1. Say no to straws, they provide a purpose for a very short time and are then discarded. Reusable glass and stainless steel straws can be purchased
2. Purchase reusable grocery bags and take them with you whenever you go shopping. …About 1 million plastic bags are used every minute, and a single plastic bag can take 1,000 years to degrade
3. Give up chewing gum – it is literally made from synthetic rubber
4. Buy products in boxes, not bottles. Cardboards can be more easily recycled and made into more products than plastic
5. Buy food in bulk. Whole food shops in particular even sell certain products in bulk bins, without the packaging
6. Wash out and reuse containers and jars when they are empty
7. Purchase reusable bottles and coffee cups. Bottled water produces 1.5 billion tonnes of plastic waste each year; by simply refilling your bottle you can reduce this figure significantly
8. Use matches rather than lighters, these sit in landfill for years and even end up in birds stomachs
9. Don’t use plasticware. Be prepared with your own cutlery and chopsticks rather than using the disposable ones
10. Use reusable containers for your lunch rather than gladwrap or snap lock bags
I spent the last two weeks travelling through Thailand with my sister. Whilst I had a wonderful trip, it was shocking at times to see the state of some of the beaches over there. Worst still, it wasn’t the locals trashing their beautiful beaches, it was the tourists; people rolling through with a holiday mentality that lacks concern for their environment. The beaches themselves were relatively clean, but walking through the sand dunes towards the white mountains of sand was another story completely. The dunes were absolutely trashed, and it was enough to leave a bitter taste in your mouth. Plastic water bottles were a major culprit, at any one time there were piles of them scattered across the dunes. Tap water is undrinkable in Thailand, meaning that each tourist would need to buy several bottles of water each day. Whilst this is in no way an excuse for littering, it does highlight the need for sustainable practices to be put into place.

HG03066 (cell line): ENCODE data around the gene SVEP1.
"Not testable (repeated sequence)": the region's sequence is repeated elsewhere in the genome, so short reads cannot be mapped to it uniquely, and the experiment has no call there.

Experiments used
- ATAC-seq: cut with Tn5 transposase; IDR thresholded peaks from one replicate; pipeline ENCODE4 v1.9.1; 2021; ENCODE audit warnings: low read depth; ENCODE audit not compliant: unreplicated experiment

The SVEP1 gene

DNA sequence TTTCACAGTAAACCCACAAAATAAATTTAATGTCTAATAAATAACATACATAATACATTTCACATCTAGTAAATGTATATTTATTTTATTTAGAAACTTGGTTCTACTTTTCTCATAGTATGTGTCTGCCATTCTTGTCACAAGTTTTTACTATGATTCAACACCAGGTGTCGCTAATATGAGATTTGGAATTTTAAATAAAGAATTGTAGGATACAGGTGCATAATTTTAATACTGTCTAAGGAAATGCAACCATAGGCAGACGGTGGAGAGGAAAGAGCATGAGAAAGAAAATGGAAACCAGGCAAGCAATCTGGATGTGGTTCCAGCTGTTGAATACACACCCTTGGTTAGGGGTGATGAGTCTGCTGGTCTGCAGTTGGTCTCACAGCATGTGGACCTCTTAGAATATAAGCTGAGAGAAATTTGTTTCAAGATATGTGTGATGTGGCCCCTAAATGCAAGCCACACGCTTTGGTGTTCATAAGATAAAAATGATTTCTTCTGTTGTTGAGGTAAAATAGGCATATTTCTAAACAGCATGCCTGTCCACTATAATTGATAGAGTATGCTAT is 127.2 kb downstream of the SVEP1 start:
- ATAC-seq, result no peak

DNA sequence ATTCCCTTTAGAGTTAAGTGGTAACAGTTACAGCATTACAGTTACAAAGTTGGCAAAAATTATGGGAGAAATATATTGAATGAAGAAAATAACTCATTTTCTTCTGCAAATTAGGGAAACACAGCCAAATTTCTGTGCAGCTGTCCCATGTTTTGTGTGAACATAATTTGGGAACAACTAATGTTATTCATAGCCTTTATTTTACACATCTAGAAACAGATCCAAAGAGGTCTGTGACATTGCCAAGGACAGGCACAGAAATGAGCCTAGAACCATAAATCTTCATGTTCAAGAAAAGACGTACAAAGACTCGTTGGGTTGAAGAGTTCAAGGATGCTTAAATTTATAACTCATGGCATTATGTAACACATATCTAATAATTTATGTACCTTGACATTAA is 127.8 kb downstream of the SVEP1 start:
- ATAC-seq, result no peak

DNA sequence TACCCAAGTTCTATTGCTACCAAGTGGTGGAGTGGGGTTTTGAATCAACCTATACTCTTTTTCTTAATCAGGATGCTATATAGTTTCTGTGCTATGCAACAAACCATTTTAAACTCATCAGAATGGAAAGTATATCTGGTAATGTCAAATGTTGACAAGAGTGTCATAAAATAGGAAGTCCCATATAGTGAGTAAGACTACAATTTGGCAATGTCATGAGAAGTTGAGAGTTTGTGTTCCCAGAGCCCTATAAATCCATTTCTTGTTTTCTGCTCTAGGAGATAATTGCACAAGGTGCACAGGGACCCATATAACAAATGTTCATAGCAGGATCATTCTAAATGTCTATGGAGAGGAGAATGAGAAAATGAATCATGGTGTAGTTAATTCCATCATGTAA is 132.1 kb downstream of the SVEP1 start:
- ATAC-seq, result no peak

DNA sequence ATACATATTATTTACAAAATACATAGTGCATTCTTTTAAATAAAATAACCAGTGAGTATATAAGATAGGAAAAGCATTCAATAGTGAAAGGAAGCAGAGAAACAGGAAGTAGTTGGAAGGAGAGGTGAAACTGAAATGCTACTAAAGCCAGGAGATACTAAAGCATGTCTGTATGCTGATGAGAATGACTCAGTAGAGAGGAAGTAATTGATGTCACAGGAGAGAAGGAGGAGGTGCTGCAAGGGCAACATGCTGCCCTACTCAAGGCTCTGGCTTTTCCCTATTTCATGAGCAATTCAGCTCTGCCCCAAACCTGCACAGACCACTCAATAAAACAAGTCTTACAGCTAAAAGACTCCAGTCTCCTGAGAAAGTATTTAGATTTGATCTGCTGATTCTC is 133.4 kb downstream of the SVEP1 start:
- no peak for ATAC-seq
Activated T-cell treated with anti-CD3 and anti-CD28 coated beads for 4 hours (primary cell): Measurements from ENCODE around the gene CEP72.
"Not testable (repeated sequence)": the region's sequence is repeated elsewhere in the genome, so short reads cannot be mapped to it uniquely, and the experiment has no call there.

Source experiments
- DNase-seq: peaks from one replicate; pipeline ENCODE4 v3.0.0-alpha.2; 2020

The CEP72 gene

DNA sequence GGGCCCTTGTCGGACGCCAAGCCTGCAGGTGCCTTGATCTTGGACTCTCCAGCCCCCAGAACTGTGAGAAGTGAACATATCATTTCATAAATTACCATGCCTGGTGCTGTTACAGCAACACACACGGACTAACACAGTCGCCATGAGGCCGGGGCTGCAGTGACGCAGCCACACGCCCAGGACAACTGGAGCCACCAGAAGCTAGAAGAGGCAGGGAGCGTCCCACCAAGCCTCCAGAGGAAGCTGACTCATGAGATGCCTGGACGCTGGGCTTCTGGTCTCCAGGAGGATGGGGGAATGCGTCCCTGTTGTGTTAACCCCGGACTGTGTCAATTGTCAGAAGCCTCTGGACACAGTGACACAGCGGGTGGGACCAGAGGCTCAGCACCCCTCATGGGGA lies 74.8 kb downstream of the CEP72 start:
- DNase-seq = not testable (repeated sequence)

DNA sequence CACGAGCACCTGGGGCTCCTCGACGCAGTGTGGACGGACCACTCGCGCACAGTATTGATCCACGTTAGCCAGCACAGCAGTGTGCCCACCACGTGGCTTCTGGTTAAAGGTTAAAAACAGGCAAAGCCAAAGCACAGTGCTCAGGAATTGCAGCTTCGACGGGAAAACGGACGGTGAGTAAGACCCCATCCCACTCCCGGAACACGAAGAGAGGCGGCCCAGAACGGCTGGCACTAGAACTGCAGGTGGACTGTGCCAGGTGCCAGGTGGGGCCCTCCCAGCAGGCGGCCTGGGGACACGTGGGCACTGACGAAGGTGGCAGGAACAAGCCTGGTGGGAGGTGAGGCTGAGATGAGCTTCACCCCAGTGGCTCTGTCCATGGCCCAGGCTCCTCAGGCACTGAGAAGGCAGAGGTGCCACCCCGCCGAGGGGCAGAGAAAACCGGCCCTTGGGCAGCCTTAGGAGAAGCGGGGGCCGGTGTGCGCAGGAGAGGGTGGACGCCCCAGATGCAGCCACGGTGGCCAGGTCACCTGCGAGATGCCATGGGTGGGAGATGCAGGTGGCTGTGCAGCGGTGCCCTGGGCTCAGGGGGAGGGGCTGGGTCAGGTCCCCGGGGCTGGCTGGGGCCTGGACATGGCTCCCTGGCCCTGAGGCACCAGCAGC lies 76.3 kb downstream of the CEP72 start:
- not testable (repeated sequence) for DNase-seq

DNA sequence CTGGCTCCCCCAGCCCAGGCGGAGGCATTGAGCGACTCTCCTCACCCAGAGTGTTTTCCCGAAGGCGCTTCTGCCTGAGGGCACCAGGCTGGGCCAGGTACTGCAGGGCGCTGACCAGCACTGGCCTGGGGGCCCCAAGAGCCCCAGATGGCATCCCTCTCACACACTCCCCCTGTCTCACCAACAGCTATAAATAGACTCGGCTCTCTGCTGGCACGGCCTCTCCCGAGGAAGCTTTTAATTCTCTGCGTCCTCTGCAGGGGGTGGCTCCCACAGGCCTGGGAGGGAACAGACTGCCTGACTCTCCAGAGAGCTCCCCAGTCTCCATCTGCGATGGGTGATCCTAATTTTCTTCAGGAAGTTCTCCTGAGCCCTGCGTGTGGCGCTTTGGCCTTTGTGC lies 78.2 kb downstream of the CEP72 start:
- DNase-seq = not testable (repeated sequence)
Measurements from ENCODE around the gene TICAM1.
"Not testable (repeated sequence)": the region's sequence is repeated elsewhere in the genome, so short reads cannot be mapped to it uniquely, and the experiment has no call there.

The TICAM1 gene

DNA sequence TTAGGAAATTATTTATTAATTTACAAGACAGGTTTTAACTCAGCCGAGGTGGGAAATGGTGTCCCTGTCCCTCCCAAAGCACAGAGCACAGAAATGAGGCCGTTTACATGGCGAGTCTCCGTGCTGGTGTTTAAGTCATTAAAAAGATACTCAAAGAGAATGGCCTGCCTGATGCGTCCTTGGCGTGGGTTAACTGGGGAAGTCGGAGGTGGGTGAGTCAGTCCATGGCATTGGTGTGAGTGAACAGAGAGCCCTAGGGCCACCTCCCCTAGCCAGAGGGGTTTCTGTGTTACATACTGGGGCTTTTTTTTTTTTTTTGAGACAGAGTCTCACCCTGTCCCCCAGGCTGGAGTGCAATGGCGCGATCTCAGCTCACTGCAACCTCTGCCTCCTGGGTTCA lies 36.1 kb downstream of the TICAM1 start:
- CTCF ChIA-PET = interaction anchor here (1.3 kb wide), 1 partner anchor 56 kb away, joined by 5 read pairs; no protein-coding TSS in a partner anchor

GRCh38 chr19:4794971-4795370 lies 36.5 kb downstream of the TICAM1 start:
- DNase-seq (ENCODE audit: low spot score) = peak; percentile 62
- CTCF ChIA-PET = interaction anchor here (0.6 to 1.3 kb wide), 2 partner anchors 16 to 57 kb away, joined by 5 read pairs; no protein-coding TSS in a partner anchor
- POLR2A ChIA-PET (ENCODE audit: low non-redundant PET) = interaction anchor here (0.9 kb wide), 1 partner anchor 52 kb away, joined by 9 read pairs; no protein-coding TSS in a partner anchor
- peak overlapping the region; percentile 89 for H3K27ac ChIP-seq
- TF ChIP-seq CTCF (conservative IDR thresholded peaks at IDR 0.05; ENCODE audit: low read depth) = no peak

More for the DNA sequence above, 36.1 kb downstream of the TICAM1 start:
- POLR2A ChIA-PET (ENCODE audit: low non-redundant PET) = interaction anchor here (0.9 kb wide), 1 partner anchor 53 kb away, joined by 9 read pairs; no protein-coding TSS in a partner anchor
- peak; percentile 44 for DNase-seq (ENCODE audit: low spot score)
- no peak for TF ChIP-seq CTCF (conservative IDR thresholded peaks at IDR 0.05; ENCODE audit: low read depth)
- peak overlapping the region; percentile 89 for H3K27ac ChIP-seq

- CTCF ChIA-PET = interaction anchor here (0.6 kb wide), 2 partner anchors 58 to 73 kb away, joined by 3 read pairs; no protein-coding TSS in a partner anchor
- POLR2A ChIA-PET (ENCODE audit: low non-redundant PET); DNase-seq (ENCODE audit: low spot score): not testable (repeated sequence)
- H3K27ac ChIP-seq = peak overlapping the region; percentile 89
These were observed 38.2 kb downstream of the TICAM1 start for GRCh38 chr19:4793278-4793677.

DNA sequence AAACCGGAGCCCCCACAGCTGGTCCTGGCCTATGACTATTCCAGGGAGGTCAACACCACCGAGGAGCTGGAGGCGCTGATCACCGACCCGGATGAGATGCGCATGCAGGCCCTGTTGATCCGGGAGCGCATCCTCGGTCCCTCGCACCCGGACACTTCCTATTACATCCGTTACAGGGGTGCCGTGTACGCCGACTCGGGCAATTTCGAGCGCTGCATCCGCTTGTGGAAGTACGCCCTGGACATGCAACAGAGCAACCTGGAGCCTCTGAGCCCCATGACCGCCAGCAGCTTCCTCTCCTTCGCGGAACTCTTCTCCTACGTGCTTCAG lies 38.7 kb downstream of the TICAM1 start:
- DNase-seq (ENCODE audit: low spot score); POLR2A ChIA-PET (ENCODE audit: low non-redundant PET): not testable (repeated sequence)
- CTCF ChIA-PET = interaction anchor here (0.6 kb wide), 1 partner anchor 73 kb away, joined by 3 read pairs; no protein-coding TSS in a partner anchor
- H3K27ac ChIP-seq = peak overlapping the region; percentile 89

Another not so fond memory of Thailand, was seeing several monkeys picking up and playing with rubbish, and even eating and drinking scraps that were left on the beach. It is incredible to be able to have experiences with animals in the wild, and being able to play with monkeys on the beach would definitely be included as one of those experiences. However it is very disappointing to see that instead of nurturing this opportunity, we are negatively impacting wildlife by our own laziness.
Travel is such an amazing, enriching gift that we are all incredibly blessed to experience during our lives. And we can all make positive choices when we’re travelling. By sharing knowledge, participating in local culture, supporting local ventures and leaving as little a footprint as possible, we can ensure the growth of not only ourselves, but also the country we are visiting.
We’re looking for Australia’s most passionate ECO. Warrior to be the face of our movement. Check out our second entry from New South Wales, Chloe!
For your chance to be our face and to win some amazing prizes including a customised LED surfboard and a year’s supply of ECO. Modern Essentials skincare products, send a video of how you’re helping to keep Australia’s beaches clean to email@example.com.